(NEW YORK) — A snack company based in Carlsbad, Calif., is claiming Starbucks breached thier contract, causing it to struggle financially.
Eleven shareholders of Mellace Family Brands (MFB), which produced Mama Mellace’s Chocolate and Mama Mellace’s Organics snacks, among others, filed a lawsuit last week against Starbucks Corporation, saying complaints from Starbucks about Mellace products were actually due to a gas leak at a Starbucks facility.
The shareholders allege that because of Starbucks’ breach of contract, the company has suffered damages “in an amount to be proved at trial including, but not limited to, costs of business improvement, ongoing lost business while operating and foreseeable lost future profits, all in an amount exceeding $20 million.”
Zack Hutson, spokesman for Starbucks Coffee Company, said the company had discontinued business with Mellace Family Brands due to “ongoing quality issues.”
Hutson said Starbucks chooses its suppliers, of which it has 14,000 globally, by inspecting their “quality, service and value.”
“We’re committed to meeting and exceeding the high expectations of our customers,” Hutson said. “If the quality of the product doesn’t meet those expectations, we have a philosophy of working with suppliers of identifying problems to improve.”
Mellace and its attorneys did not return requests for comment.
In the suit, filed on Sept. 6 in San Diego Superior Court, the plaintiffs say Mellace began as a small company in the early 2000s, roasting cashews and other nuts and selling them in local shopping centers in San Diego.
The company was incorporated in 2001 and by 2007 employed more than 50 people with annual revenues exceeding $10 million. The suit says Starbucks approached Mellace in 2007 to sell its products in its coffee shops. The value of the initial contract was not disclosed in the suit.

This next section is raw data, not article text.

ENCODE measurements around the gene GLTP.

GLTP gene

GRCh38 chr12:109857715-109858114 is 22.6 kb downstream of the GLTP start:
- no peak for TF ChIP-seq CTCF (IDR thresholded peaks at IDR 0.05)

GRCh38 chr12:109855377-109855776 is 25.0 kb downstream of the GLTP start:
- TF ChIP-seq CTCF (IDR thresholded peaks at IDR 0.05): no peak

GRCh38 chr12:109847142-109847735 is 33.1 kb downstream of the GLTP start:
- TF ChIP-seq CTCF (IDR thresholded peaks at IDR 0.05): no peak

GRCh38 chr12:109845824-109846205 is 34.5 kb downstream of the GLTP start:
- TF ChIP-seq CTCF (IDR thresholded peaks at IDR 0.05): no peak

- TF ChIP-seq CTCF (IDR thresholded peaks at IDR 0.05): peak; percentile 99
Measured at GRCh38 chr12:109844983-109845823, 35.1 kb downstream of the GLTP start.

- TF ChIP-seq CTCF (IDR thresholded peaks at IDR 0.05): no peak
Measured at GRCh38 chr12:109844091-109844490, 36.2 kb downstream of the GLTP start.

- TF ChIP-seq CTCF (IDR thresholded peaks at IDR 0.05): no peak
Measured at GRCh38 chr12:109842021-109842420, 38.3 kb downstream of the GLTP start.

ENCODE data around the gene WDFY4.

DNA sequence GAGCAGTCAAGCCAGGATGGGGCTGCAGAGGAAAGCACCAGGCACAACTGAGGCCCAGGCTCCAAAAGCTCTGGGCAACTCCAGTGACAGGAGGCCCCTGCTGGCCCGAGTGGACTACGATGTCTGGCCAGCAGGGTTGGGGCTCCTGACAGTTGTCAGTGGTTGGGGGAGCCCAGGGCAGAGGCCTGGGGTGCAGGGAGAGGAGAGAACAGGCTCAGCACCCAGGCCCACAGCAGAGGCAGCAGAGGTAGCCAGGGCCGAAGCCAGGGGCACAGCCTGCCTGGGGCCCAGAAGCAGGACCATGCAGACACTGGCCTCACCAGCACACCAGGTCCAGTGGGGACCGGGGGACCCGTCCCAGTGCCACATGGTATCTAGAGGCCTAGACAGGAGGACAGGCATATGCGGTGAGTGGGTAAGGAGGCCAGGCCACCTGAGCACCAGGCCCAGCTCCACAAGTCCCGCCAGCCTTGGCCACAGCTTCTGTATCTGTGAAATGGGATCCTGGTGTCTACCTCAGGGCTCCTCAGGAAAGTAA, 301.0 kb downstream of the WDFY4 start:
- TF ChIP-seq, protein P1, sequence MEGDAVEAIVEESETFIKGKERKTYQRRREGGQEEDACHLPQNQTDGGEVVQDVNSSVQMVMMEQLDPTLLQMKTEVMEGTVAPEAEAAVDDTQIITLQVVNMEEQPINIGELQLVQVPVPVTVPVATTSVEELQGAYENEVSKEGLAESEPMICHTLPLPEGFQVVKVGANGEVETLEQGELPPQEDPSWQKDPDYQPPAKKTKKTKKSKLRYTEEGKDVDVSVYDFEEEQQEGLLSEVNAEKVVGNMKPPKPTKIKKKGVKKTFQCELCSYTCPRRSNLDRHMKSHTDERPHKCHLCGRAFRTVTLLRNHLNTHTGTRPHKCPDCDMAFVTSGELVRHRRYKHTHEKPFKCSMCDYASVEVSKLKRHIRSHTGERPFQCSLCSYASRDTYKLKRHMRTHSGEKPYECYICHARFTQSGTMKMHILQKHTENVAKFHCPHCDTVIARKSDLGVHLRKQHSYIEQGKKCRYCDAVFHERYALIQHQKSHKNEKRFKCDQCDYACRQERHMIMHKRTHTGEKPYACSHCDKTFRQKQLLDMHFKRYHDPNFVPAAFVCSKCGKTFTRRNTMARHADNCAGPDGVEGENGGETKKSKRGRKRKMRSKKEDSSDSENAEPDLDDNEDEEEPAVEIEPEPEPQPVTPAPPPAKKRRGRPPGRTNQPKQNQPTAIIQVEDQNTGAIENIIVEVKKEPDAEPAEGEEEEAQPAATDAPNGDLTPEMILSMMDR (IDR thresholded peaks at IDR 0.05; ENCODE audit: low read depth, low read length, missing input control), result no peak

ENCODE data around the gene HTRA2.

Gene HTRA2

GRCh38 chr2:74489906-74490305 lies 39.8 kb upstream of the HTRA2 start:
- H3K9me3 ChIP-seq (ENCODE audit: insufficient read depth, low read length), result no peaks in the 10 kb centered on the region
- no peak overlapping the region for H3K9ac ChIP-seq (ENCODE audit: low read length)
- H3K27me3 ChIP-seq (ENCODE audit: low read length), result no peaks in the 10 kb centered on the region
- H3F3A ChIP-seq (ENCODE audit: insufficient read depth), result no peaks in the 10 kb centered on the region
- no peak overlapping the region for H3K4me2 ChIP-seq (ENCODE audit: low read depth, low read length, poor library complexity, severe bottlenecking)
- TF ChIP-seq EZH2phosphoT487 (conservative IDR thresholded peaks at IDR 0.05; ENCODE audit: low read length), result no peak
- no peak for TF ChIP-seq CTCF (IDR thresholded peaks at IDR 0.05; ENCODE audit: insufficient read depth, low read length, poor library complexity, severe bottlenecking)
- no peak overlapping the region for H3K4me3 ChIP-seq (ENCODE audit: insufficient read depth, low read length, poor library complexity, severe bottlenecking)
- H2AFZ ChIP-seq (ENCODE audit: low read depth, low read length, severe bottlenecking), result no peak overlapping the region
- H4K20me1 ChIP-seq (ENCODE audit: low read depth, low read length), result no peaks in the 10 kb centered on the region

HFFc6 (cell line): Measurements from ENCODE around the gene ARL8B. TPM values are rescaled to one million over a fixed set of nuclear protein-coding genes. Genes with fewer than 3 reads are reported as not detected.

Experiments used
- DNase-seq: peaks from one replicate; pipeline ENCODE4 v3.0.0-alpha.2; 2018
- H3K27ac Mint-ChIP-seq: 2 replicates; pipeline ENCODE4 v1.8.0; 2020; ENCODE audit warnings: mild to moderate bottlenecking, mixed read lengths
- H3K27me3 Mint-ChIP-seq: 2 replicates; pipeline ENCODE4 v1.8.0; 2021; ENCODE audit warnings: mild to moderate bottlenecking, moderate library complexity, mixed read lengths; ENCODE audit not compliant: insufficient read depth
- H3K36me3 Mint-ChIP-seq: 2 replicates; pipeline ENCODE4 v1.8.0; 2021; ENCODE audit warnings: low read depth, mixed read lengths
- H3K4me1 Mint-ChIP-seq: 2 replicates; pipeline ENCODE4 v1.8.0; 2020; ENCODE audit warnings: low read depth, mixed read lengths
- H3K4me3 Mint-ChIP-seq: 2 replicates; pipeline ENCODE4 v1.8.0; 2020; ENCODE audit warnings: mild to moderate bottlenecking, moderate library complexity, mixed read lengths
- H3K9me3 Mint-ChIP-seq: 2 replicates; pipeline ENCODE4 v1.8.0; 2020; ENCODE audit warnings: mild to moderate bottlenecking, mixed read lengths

However, after the company delivered its first shipment in March 2008, Starbucks said it had “received complaints about the quality of a certain MFB product,” according to the suit.
“After diligent investigation, a defect was detected in the level of Fatty Acid in certain almonds and Starbucks initiated a product withdrawal,” the suit stated, which was due to “faulty installation and calibration of an automated roasting machine, installed and calibrated by a MFB third party vendor.”
“Starbucks was reimbursed the costs related to product withdrawal through insurance proceeds from MFB’s third party vendor,” the suit stated.
Starbucks “is alleged to have received further complaints regarding MFB products not yet coded for a six month shelf life,” and initiated a product withdrawal.
After additional dealings between the two companies, another agreement was reached in April 2010 for $1.8 million in product with additional purchase orders issued later that year, the suit said. Based on that agreement, Mellace purchased $1 million in cashews to fulfill those orders, according to the suit.
That same month, Starbucks said it received complaints regarding the quality of cashews, the suit said. In May 2010, Mellace said it received a termination letter from Starbucks, “indicating that no new orders would be issued due to product quality concerns,” the suit stated.
On May 25, 2010, Mellace said it hired an independent laboratory to test samples and found them to be “acceptable” according to specifications provided by Starbucks.
On May 28, 2010, Starbucks told Mellace it would be still taking orders for almonds. But on June 4, Starbucks told Mellace its products were withdrawn due to concerns by the Food and Drug Administration.
After the products were returned to Mellace that month, the FDA found that “certain MFB products had in fact, been tainted by a gas leak at a Starbucks facility. No defect was found in the roasting packaging of the product, done by MFB. No concerns were found in MFB product quality,” the suit said.
“The FDA investigation demonstrated that Starbucks’ failure to honor the then-outstanding and promised future blanket purchase agreements was unjustified. Due to Starbucks’ improper product withdrawal, and failure to fulfill its promised future BPA’s and then-outstanding BPA’s, MFB suffered extreme financial difficulty and was forced to close its business,” the suit stated.
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